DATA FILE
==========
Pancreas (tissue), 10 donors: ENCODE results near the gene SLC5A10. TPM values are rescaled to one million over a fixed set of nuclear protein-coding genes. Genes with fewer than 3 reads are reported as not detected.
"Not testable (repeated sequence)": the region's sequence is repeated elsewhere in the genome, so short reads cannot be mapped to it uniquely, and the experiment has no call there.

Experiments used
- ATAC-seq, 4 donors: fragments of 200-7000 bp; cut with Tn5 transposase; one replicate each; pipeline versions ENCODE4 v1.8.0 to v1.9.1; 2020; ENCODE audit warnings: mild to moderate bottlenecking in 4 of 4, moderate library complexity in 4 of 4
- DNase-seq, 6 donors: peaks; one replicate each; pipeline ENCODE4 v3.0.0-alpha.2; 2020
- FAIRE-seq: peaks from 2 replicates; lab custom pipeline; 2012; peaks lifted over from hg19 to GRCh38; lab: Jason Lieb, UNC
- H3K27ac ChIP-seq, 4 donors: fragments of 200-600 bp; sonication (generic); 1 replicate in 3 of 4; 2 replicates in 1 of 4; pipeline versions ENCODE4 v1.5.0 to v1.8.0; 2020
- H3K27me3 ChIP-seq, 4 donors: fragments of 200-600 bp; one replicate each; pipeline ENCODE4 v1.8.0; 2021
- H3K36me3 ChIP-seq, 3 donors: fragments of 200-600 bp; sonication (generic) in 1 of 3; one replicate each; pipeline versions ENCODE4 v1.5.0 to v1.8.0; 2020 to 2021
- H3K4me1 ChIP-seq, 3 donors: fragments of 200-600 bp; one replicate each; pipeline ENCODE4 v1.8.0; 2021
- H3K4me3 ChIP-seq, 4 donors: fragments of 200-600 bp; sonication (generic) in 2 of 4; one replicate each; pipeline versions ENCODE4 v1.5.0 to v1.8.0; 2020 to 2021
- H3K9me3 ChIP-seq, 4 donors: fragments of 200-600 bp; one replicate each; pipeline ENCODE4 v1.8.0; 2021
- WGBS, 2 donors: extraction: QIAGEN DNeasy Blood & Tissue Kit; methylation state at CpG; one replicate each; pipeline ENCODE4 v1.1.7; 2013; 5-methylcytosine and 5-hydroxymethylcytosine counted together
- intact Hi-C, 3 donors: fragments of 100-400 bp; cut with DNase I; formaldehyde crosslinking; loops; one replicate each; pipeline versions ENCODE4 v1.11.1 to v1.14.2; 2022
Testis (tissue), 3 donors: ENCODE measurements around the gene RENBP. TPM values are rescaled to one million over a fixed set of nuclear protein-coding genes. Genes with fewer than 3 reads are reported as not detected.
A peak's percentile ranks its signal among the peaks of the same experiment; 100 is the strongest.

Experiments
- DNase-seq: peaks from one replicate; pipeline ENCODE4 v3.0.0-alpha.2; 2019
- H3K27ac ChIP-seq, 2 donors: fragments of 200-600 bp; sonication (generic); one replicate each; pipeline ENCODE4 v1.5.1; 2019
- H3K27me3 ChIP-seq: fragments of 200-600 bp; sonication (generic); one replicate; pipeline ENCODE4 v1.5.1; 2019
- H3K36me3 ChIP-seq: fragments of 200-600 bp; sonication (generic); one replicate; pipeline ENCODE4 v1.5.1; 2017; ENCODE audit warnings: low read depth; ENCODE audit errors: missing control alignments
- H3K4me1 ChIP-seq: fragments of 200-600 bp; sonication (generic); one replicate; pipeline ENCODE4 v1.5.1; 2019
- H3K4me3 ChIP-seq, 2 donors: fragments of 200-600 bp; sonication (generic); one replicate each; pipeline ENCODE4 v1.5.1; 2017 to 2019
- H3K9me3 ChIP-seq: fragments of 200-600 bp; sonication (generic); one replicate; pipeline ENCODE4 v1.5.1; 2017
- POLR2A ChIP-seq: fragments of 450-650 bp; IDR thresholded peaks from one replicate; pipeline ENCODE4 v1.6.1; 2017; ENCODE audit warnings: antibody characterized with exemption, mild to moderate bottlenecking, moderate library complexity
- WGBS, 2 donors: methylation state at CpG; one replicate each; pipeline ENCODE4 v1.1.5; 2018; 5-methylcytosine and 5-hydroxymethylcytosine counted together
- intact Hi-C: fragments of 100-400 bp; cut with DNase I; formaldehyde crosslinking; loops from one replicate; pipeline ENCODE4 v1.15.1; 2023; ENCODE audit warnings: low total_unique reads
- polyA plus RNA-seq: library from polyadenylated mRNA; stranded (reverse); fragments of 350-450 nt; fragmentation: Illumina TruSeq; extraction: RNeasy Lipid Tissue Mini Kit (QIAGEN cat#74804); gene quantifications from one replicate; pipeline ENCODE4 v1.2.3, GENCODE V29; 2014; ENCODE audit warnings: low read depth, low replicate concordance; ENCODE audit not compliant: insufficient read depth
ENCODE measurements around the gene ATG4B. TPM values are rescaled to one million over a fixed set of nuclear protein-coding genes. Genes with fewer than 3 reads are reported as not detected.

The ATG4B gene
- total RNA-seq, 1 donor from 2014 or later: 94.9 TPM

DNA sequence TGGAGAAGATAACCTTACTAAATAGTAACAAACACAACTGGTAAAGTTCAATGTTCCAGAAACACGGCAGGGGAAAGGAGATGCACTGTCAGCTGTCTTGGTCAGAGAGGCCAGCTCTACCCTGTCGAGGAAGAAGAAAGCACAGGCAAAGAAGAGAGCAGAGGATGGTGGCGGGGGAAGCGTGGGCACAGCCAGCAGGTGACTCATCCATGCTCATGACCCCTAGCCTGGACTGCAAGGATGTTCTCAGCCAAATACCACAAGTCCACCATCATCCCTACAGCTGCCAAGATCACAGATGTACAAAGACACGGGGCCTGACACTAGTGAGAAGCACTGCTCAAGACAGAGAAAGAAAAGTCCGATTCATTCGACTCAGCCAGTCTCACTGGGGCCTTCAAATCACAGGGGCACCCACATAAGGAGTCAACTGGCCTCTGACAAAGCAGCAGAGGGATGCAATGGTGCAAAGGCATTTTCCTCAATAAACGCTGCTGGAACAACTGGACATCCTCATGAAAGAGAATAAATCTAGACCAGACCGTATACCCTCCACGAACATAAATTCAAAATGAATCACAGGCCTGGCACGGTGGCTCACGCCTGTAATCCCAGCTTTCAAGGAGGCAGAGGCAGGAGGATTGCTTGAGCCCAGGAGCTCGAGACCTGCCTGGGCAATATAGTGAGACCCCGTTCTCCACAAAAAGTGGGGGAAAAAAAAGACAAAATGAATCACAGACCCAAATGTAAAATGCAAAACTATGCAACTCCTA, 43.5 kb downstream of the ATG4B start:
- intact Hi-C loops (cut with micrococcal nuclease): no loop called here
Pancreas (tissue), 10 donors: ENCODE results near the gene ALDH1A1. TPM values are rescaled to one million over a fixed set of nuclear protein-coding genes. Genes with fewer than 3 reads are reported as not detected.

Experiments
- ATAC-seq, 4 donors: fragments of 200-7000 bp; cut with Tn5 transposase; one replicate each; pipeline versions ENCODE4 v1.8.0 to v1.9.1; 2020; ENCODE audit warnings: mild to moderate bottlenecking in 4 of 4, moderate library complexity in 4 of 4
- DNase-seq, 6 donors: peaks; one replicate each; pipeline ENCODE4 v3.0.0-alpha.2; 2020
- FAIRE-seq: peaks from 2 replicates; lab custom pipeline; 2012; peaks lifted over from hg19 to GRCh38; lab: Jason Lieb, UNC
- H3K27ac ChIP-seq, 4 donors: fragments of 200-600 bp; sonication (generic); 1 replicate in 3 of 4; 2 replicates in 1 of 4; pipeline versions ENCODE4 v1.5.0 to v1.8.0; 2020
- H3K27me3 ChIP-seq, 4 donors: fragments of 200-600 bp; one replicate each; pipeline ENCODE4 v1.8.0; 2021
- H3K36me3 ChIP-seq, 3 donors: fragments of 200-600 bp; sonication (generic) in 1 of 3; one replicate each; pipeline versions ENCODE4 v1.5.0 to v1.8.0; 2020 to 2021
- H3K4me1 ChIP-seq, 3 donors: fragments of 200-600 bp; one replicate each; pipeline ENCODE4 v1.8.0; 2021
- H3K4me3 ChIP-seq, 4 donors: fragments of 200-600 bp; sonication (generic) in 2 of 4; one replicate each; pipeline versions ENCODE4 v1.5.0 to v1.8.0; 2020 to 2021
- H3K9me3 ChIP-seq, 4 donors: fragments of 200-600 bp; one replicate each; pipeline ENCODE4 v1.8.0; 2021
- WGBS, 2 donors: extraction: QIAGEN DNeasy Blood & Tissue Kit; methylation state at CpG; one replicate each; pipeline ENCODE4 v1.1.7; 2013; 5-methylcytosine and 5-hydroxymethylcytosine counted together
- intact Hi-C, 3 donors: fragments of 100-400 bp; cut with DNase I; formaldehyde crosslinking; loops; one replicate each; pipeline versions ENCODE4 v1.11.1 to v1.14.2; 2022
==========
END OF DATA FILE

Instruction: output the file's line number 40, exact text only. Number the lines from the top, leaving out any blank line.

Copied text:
- H3K27me3 ChIP-seq, 4 donors: fragments of 200-600 bp; one replicate each; pipeline ENCODE4 v1.8.0; 2021